On 13 September, a letter signed by PHBC vice chairman Parupkar Singh Ghuman called another meeting of the PHBC members.

Gautam also challenged this letter before the BCI and on 15 September Mishra passed an order warning Ghumman of serious action against him.

Mishra stated in this order:

“From the present letter dated 13th September, 2016 it again appears that Vice Chairman, Bar Council of Punjab & Haryana has adopted another devise to create ugly scene in the State Bar Council on 16.9.16.

“Under the afore mentioned circumstances, I restrain the Vice Chairman from issuing any such letter or convening any such meeting and if any such meeting is convened or held at the instance of Mr Parupkar Singh Ghuman, this Council may take stern action against him as it may amount to a clear violation of the orders passed by this Council...

“Such members do not appear to be entitled to hold any responsible post in any State Bar Council.”

General body meeting and re-election

Ignoring the three BCI orders restraining PHBC members from convening meetings until 22 October 2016, the PHBC then convened a general body meeting on 18 September.

Legally India has seen contradictory SMSes sent to lawyers enrolled with the PHBC from the PHBC telephone ID, calling the meeting on the one hand and warning that there would be no meeting, on the other.

Gautam circulated an SMS from the PHBC ID at 4:11PM on 18 September, stating that no meeting of the council was called that day and “some persons having vested interest have sent messages self-styling themselves to be office bearers. Kindly ignore these false messages”.

The meeting was nevertheless held, followed by the Express report the next day of the election of a new chairman, secretary and BCI member, and the Tribune report about Gautam filing a police complaint after his office was taken by force.

Ghuman told Legally India that on 18 September Gautam walked into the general body meeting and handed over his resignation letter, as he realised that he had already lost a majority in the PHBC “due to his bad policies”.

Allegedly forged resignation letter
Allegedly forged resignation letter

But after Gautam changed his mind about his resignation the next day, he allegedly sent “goons” to the PHBC office premises, according to Ghumman. “It was very unfortunate and bad for the reputation of the council so we got the press involved,” Ghumman commented.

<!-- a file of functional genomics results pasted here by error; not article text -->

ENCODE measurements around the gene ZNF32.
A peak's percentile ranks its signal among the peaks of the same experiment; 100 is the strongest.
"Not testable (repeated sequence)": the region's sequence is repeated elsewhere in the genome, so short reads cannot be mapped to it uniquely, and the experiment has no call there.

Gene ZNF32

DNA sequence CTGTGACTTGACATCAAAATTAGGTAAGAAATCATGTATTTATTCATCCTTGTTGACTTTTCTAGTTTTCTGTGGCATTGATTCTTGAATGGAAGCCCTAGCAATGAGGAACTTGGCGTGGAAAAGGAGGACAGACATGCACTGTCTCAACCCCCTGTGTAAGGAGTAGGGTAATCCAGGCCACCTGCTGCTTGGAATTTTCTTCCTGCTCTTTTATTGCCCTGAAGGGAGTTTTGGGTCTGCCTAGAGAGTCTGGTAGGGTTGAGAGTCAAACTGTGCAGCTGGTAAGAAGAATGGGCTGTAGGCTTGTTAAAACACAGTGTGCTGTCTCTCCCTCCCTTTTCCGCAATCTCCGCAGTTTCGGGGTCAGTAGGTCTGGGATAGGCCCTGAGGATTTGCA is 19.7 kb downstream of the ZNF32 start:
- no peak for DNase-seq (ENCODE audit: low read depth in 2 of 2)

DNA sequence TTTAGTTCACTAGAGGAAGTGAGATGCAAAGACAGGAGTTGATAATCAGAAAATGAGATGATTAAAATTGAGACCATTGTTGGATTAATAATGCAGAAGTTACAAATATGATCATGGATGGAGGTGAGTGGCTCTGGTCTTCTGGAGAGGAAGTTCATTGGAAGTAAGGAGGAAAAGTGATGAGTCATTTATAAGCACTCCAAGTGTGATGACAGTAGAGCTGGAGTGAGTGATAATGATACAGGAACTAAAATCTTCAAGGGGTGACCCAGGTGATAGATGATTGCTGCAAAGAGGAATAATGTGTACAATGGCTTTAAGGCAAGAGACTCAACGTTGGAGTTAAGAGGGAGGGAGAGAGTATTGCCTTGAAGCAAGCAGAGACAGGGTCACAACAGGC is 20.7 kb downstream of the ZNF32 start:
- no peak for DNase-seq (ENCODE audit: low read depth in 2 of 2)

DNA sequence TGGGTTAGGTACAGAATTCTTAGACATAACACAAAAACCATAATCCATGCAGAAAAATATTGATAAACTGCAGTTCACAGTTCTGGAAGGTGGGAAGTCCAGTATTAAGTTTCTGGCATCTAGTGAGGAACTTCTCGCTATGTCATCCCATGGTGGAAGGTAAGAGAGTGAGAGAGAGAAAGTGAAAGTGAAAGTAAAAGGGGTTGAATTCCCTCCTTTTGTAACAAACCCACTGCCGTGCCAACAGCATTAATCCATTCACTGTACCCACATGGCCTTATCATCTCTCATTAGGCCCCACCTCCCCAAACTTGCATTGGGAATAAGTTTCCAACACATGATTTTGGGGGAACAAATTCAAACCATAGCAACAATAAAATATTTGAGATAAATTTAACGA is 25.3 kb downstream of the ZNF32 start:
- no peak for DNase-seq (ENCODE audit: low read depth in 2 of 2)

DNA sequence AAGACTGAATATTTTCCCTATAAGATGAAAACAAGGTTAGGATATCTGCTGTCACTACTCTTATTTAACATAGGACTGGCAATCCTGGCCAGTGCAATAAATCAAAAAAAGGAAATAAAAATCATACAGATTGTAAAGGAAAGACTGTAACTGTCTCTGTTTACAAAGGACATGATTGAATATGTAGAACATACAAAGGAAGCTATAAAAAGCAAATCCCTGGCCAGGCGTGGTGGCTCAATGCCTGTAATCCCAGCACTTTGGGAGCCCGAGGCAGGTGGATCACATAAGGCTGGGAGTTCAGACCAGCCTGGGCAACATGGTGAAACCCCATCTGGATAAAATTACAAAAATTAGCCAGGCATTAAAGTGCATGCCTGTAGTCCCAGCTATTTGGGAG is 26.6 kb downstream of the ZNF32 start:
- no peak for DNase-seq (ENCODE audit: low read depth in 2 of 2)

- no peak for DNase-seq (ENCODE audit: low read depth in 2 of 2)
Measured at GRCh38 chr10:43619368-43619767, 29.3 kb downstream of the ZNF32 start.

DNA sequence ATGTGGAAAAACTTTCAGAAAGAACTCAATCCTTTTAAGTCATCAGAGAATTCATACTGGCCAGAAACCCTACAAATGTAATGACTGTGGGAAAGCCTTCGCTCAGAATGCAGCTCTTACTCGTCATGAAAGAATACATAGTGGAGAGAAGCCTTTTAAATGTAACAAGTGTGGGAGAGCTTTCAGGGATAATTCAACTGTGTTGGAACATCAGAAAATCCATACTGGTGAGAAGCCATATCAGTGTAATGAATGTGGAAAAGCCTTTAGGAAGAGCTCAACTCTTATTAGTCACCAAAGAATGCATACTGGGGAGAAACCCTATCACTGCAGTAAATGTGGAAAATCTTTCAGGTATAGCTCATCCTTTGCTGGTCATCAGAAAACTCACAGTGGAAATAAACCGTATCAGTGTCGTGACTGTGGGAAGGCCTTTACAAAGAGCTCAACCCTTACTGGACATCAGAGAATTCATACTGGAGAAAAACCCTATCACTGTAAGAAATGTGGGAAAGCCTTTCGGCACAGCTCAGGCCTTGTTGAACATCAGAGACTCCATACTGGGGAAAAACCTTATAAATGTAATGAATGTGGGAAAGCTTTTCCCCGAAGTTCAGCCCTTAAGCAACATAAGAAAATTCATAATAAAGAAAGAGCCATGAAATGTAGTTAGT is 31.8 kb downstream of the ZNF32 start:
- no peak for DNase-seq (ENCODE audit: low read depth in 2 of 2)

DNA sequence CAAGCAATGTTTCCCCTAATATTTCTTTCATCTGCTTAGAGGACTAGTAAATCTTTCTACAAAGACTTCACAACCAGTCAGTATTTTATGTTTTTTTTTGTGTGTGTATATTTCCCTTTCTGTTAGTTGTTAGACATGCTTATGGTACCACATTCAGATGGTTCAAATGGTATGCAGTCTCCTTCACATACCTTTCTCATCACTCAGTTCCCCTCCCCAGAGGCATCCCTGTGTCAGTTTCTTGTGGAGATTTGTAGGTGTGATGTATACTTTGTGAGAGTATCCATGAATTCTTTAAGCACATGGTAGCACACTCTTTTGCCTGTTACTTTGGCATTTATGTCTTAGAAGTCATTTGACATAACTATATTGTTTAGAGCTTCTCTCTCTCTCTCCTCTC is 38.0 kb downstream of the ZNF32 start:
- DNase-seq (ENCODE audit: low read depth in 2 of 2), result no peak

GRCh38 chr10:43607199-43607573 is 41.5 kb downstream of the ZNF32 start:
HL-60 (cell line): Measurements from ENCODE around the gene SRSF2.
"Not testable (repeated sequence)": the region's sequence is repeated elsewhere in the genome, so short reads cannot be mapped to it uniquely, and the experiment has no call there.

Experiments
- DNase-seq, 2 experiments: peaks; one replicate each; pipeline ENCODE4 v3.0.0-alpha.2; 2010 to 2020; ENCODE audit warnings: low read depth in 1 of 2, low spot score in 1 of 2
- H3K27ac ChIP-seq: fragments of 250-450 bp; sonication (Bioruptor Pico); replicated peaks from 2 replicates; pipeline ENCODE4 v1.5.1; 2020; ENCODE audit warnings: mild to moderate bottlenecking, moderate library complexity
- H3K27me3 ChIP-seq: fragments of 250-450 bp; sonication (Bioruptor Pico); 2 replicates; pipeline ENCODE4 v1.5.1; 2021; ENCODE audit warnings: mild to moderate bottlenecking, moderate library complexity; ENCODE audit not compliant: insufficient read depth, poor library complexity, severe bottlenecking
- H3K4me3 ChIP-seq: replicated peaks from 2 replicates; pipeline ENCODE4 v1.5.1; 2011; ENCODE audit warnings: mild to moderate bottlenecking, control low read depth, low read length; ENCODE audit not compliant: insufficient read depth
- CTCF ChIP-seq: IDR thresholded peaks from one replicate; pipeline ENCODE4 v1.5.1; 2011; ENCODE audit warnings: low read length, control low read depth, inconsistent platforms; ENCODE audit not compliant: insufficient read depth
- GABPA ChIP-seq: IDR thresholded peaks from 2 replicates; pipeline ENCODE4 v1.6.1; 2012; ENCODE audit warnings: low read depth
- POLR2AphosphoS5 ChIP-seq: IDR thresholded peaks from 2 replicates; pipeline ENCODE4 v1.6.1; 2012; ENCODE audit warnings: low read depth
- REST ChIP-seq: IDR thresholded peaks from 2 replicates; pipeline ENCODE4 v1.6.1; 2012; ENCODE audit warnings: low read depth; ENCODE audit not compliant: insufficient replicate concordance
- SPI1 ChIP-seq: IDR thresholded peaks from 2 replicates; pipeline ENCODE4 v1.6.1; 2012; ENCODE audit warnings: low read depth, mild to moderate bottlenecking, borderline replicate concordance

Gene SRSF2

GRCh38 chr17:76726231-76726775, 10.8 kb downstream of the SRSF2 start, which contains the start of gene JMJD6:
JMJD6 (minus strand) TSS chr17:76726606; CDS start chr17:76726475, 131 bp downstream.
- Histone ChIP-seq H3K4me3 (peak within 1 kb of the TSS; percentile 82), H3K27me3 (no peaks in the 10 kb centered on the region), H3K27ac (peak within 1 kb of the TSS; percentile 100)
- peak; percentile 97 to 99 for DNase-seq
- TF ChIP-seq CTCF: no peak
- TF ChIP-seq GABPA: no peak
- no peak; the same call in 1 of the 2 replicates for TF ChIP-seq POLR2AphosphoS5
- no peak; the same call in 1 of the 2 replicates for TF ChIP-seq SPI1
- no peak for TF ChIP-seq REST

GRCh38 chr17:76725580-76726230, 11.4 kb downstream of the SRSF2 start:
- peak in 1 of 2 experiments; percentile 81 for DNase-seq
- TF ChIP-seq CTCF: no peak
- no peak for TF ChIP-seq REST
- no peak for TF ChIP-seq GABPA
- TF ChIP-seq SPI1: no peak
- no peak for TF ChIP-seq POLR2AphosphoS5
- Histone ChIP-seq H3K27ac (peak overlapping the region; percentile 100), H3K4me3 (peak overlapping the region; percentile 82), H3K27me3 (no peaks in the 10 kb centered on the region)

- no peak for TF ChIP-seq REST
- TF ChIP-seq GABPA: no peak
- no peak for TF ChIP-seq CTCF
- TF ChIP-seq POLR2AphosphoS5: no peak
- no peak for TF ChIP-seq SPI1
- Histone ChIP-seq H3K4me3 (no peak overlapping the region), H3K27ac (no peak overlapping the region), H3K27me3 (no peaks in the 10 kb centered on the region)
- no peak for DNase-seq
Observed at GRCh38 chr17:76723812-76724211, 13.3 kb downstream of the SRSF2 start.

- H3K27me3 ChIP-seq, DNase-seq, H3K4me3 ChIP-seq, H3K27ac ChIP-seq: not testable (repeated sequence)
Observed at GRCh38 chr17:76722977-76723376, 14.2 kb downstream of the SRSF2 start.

Gautam’s term officially only expires on 23 August 2017 but we have seen a hand-written resignation letter purportedly signed by Gautam, requesting that his resignation be accepted with effect from 18 September 2016, as he did not want to continue in office “due to personal reasons”.

That resignation letter was dated 18 September, however on 13 September Gautam had already addressed a printed letter to 15 PHBC members, alleging that his resignation letter was forged. Gautam stated in this letter:

“I have not submitted any resignation and any act or proceedings in relation there to would be illegal and request all of you to desist from interfering and putting hurdles in the smooth functioning of the Bar Council in the larger interest of the legal fraternity and not to act in any illegal or unauthorised manner.”

Gautam forwarded a copy of this letter to the BCI as well. He did not respond to calls for comment on phone and by messages since yesterday.

Gautam had addressed this letter to 15 members, including Munjal, Sharma, Kaswan and Ghuman.

Munjal, Sharma and Kaswan were not reachable for comment.

200 goons

On Tuesday (20 September), two days after the general body meeting, lawyers enrolled with the PHBC received text messages from the PHBC ID that despite his “removal”, Gautam was “issuing licences”, “playing fraud” and that the state bar council office was “under control of goons armed with deadly weapons situation grave every [advocate] to condemn”.

The goons were allegedly 200 in number. One such message stated:

“look at the action of Mr Rajat Gautam, despite having lost majority and resignation he tried to occupy Bar Council office with 200 goons by lowering down the status of lawyers at large shame on him.”

Sharma told Tribune India that of the total 25 executive members of the PHBC, the majority of 15 members lay with him while only seven supported Gautam and three members are not participating. Therefore Gautam should “morally accept the mandate as we believe in democracy”.

Gautam, in turn, commented to the paper that as per rules passed by the BCI, a majority of 18 members of the general house were required to initiate a no confidence motion, and to remove an office bearers a majority of two thirds of the strength, i.e. 21 members is required.

According to the PHBC’s website Gautam is still the chairman and Yadav and Rana are, respectively, the secretary and the BCI member.